It’s obvious that any business wants the best talent, but it’s not always quite as clear what employees desire. What keeps them around for the long haul and what motivates them to do their best? Bonuses sound like the simple solution, but a barrage of extrinsic motivation just doesn’t work, and throwing more money at your staff is not a sustainable solution.
Instead, look at what you know about investors and draw parallels to keep your employee investors engaged. Investors want returns, potential growth, and transparency. Employees aren’t that different. Naturally they want base pay and benefits, but they’re also looking for potential career growth and the transparency of a communicative work culture.
Returns and dividends
You’ve got to establish an equitable base pay to convince your staff to even begin investing in the company. Ensure that your employees understand that their work is compensated fairly. This fair compensation should also allow for some degree of incentives and bonuses. Tie bonuses to work that employees feel personal responsibility for accomplishing. Inconsistency is confusing and removes motivation, so keep these incentives reserved for impressive feats.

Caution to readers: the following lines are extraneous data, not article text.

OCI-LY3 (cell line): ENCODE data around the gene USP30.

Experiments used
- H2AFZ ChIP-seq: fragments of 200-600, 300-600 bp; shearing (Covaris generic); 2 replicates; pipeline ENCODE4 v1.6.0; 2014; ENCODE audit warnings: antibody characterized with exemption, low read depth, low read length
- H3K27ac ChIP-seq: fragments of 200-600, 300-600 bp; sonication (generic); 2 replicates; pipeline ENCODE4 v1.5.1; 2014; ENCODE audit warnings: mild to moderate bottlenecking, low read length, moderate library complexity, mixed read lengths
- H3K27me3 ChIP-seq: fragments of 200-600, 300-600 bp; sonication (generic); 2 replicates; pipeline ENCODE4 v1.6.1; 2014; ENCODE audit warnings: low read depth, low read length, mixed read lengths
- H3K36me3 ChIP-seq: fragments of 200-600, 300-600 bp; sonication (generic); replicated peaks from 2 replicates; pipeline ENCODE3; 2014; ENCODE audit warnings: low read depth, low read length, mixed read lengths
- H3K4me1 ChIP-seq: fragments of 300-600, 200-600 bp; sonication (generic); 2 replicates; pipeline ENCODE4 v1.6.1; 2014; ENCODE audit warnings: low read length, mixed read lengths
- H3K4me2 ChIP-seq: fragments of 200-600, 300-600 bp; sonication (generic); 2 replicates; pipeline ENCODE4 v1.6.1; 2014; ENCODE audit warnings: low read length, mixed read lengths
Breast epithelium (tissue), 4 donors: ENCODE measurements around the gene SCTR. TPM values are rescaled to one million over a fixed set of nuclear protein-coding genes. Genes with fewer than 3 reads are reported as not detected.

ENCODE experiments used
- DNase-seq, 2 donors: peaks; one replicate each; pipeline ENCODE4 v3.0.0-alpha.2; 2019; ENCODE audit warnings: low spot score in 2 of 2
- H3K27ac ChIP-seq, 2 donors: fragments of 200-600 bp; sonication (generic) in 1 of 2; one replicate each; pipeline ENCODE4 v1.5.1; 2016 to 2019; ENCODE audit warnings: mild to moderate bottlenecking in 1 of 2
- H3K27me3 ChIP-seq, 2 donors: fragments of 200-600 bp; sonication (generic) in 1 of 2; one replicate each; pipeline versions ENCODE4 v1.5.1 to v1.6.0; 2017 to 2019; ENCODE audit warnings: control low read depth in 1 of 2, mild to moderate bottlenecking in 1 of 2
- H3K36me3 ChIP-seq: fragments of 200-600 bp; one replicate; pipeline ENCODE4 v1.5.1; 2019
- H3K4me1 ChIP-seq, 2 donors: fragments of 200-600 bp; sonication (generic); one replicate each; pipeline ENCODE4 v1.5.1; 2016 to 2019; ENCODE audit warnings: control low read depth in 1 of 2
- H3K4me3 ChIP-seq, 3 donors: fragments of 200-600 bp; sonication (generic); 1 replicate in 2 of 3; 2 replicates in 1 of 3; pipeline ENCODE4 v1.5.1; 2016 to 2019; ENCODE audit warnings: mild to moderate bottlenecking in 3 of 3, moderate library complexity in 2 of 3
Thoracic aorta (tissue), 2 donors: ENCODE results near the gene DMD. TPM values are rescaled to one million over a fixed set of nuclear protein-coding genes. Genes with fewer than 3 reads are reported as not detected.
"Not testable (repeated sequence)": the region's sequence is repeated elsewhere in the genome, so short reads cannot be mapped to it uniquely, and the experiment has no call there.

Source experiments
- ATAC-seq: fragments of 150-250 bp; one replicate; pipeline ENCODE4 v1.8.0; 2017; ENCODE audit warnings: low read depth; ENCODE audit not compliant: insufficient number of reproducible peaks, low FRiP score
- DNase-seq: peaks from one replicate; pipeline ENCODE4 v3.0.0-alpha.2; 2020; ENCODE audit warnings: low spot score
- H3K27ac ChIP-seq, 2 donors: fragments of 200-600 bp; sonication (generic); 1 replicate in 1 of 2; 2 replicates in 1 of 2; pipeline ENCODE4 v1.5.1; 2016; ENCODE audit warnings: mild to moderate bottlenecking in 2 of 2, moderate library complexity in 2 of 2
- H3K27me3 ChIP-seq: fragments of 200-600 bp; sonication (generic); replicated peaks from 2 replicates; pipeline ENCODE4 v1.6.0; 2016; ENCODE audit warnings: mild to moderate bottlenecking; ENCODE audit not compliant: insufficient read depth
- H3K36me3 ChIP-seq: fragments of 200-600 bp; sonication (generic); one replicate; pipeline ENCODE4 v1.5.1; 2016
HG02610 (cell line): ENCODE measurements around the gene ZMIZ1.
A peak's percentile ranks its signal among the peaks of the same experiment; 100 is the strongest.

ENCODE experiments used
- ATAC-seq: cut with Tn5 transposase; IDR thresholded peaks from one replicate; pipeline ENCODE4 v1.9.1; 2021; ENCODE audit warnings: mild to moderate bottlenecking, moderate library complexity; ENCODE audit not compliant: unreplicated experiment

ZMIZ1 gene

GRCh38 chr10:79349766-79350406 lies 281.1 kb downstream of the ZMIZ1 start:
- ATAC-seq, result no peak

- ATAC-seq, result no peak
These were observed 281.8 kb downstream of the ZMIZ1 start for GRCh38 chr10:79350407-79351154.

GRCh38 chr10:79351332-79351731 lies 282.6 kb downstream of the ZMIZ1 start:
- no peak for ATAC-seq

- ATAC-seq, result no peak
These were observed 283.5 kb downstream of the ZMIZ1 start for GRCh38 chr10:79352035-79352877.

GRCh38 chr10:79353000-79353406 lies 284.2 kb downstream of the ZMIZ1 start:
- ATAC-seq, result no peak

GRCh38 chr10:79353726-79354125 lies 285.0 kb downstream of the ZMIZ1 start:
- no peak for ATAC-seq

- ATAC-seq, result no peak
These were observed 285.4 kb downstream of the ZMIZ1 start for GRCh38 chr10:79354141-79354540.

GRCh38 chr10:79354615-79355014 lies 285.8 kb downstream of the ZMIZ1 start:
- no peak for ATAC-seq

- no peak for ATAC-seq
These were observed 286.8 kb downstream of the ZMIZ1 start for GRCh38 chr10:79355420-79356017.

Your employees want to know you’ll develop them and help them achieve their career goals. Appeal to their ambitions, help them understand why they pursued this field of work, and use that knowledge to challenge them.
Developing skills and passion in employees is no easy task, but the reward is well worth it. One of the keys to achieving this is promoting collaborative tasks. The better they see the bigger picture, the clearer they’ll understand their role and value.
You wouldn’t expect investors to stick around without any idea of a company’s goals, vision, or progress. Similarly, employees have to know what they’re working toward so they can confidently give their best. Whether it’s through an employee manual or extensive training, establishing clear expectations immediately is the cornerstone of office communication.
Any investor wants to see the logistics of how their investment has paid off. Your employees also want to know about the quality of their work, but without fear of being berated. Offer feedback that won’t make them dread performance reviews. No one wants to hear a list of all the things they’ve done wrong. They’ll be receptive to a review that highlights their accomplishments and acknowledges their struggles in a constructive way.
You wouldn’t expect an investor to buy into your company if it wasn’t going to benefit them. Similarly, you can’t expect the same from an employee when they invest their time, energy, and passion in a lacking work culture.
Improving morale is a gradual thing, but improving the workflow and making your employees feel useful and valued are the first steps.
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